The story, as it moves on, becomes more allegorical. Bunyan enjoys playing between the ordinary daily language and the allegorical Biblical language. Bunyan allows the dreamer (or Christian) to be interrupted by different characters from time to time, this is to give the sense that the dreamer, like everyone of us, is always tempted to sin. The word “burden” has appeared a lot of times in the story and this is because of its importance. If you are to be a good Christian, you need to have a burden, this shows that you are on the way to conversion. The example of the “Slough of Despond” represents the dirt of mankind sin which keeps accumulating no matter what God does to help (for example by sending prophets and His Son). Another example is when Christian is about to cross the “Dark River”, he is sinking because he does not have enough faith. It is a sin, according to the Puritans, to despair. But Christian eventually overcomes this test of faith and manages to get to the Celestial City. Throughout the book, not only places are given allegorical names, the characters are also given special names in respect to their nature and the role they are going to play. “Christian”, the Pilgrim in this story, is an example of every man who wants to be saved in order to gain eternal life. Like every man, he faces a lot of temptations in his life and is always distracted from the direction to God. He finally overcomes all these temptations and finds his way to the Celestial City (Heaven). Christian has chances to meet many other characters in the story and he manages to speak to all of them. There are basically two groups of people: those who help him (such as Evangelist and Good-will) and those who try to distract him (such as Giant Despair and Flatterer). None of these characters, except two of them, Faithful and Hopeful, share any of his experiences.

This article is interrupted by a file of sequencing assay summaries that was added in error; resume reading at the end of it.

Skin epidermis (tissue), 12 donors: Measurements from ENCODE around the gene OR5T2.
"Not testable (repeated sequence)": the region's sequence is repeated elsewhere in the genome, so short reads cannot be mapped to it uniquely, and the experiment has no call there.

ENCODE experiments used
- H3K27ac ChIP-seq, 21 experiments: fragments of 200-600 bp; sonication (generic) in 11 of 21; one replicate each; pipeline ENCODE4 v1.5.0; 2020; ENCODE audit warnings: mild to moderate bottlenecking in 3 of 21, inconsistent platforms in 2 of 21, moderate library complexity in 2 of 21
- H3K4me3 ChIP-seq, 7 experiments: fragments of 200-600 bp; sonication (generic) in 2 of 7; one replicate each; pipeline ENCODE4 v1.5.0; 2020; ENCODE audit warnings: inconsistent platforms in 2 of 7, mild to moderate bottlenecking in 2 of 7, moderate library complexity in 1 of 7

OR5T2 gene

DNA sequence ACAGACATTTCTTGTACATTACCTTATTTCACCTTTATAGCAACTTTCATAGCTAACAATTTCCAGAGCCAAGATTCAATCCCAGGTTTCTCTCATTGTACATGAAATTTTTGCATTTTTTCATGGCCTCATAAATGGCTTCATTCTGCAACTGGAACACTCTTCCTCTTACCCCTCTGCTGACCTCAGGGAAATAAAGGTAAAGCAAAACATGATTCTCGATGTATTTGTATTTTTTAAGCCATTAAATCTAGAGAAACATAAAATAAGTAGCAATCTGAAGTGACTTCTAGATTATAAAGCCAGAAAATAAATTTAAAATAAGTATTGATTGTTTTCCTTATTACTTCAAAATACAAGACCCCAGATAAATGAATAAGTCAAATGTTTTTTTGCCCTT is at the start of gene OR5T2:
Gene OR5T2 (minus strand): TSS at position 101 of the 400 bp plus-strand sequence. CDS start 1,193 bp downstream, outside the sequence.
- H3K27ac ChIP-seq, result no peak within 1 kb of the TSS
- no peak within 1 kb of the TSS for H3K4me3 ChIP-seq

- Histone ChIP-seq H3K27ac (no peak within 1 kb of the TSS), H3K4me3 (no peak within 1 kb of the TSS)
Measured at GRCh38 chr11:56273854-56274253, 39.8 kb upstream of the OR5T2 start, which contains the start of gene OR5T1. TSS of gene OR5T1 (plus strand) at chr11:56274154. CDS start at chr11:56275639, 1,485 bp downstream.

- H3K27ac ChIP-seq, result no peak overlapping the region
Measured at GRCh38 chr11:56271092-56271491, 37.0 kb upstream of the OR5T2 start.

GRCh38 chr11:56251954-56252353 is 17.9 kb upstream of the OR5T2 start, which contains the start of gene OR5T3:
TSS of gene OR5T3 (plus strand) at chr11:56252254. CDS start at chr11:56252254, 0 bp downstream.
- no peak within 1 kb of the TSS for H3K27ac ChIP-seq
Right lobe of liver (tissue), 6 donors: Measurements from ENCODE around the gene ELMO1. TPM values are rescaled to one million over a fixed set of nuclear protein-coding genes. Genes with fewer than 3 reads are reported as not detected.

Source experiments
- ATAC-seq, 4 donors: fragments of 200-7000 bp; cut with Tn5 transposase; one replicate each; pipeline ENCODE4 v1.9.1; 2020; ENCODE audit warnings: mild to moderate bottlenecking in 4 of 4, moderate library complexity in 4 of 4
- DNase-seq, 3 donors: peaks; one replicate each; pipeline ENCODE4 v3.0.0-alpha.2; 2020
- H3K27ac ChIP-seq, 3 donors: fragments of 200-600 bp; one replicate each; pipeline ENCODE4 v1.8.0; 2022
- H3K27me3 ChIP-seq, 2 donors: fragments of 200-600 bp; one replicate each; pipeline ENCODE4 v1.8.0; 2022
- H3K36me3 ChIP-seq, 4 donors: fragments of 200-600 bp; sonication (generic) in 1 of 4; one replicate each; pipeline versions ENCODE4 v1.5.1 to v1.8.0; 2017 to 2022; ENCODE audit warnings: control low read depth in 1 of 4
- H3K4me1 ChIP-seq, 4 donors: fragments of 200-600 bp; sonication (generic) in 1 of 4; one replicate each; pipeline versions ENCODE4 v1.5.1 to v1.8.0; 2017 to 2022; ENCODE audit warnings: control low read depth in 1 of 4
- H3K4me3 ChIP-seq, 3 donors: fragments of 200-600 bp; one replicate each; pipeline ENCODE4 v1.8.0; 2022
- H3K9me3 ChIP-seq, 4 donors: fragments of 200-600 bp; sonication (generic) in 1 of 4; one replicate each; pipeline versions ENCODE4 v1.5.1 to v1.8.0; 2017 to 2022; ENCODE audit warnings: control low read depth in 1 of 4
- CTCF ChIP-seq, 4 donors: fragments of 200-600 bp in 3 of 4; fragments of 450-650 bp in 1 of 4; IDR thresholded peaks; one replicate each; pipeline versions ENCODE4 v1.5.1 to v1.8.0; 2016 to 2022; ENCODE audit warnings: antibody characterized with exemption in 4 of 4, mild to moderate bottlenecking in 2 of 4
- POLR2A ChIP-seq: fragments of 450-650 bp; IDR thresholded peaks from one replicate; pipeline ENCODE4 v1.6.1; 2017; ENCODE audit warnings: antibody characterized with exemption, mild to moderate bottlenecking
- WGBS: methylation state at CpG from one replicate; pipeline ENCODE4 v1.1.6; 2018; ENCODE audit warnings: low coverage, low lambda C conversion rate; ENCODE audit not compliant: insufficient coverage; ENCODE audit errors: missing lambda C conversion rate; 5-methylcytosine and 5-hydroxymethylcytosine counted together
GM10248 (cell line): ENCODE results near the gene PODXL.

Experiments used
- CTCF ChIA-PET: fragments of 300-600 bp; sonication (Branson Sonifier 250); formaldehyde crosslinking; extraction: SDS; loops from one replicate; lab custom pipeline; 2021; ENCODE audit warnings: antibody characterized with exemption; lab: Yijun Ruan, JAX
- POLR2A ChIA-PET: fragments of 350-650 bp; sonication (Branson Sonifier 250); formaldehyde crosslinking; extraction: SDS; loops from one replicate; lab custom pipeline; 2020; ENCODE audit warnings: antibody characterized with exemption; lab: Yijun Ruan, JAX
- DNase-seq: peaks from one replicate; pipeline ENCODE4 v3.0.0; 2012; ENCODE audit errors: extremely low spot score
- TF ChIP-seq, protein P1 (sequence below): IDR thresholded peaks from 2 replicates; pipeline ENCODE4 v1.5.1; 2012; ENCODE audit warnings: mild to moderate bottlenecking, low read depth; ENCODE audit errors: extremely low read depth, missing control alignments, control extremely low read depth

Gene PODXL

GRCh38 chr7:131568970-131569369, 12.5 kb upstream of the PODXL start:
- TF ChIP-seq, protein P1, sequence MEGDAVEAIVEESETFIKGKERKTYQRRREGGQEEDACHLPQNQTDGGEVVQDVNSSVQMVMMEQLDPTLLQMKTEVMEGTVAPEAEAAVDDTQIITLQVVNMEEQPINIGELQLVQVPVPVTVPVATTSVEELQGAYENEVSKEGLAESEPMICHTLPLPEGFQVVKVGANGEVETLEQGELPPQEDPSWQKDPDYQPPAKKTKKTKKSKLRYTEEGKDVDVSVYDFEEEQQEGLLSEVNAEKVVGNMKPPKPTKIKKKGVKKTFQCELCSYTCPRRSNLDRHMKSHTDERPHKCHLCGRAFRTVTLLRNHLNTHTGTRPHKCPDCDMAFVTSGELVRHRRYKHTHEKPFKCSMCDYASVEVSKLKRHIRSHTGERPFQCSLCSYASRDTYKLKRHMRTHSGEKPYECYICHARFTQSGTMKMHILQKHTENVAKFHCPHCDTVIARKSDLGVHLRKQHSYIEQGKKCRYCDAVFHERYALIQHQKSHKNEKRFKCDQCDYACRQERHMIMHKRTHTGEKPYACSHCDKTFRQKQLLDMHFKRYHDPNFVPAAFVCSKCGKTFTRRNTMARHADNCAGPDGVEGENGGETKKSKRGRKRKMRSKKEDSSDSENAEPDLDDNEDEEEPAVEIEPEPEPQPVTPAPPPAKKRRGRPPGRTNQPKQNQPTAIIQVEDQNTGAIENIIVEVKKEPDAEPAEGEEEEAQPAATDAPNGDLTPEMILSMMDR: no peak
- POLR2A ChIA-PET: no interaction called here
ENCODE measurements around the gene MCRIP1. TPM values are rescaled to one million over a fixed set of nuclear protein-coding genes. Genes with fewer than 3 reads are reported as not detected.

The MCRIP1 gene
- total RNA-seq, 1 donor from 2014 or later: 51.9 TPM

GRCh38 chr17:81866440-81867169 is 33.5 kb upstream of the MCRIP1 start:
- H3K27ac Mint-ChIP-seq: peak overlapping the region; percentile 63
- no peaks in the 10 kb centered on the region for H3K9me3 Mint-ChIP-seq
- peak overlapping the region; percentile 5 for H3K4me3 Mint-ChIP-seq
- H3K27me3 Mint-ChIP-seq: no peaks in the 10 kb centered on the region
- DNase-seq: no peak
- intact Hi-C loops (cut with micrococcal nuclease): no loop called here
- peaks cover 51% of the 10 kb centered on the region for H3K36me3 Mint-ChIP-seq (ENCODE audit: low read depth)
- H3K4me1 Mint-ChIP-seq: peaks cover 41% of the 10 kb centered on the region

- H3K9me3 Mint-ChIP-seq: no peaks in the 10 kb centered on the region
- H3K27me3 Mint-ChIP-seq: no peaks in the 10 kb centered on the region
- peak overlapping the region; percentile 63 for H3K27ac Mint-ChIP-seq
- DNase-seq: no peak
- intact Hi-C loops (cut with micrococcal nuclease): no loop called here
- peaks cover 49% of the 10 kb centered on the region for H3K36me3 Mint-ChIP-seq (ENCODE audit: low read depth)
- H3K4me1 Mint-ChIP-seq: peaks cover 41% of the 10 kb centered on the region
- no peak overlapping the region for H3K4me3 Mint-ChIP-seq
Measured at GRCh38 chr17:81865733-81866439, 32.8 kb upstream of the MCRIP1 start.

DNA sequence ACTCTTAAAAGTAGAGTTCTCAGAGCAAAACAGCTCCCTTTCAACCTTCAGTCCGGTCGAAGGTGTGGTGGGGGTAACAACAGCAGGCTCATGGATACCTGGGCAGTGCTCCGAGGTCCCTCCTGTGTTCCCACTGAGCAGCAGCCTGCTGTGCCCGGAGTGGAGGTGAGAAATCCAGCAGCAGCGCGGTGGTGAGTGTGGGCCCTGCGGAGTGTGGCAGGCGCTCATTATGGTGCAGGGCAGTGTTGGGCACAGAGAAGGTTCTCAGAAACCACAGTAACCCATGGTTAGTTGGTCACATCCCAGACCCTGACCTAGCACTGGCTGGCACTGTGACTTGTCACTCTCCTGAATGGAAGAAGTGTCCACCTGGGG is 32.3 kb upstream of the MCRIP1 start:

The Pilgrim’s Progress is written in a form similar to stories of romance and chivalry. It is through these hardships that the hero (the knight) has to endure in order that he can be successful. And of course, this is what attracts the majority of readers. It is without doubt that the readers are going to enjoy the story while forgetting the whole religious teaching behind. Bunyan is well aware of this and therefore he remembers at the end of Part One, to remind his readers of his aim of writing this story. He asks them not to become too interested in the outside (the writings, the figures) but the inside (the whole spiritual truth). We, as the readers, have to keep in mind that Bunyan is not writing this book for sheer literary enjoyment, he is not in any way, a man of commerce. He is after all a preacher and his sole aim is to get people into understanding the whole spiritual truth behind his allegory. Still we cannot deny the fact Bunyan has done a great job, and that his “piety” is likely to be undermined. His book has become one of the greatest literary works of our times and this is because of his “genius”. And so Coleridge is right in his remarks: “His piety was baffled by his genius; and Bunyan the dreamer overcame the Bunyan of the conventicle.”